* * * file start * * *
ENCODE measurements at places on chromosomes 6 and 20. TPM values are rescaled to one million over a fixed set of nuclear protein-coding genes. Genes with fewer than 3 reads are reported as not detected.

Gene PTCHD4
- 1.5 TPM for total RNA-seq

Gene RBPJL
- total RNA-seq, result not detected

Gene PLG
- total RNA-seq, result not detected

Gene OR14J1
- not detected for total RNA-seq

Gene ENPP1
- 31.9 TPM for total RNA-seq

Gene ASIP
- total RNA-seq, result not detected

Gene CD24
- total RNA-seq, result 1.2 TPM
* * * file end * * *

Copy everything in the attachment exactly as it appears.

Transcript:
ENCODE measurements at places on chromosomes 6 and 20. TPM values are rescaled to one million over a fixed set of nuclear protein-coding genes. Genes with fewer than 3 reads are reported as not detected.

Gene PTCHD4
- 1.5 TPM for total RNA-seq

Gene RBPJL
- total RNA-seq, result not detected

Gene PLG
- total RNA-seq, result not detected

Gene OR14J1
- not detected for total RNA-seq

Gene ENPP1
- 31.9 TPM for total RNA-seq

Gene ASIP
- total RNA-seq, result not detected

Gene CD24
- total RNA-seq, result 1.2 TPM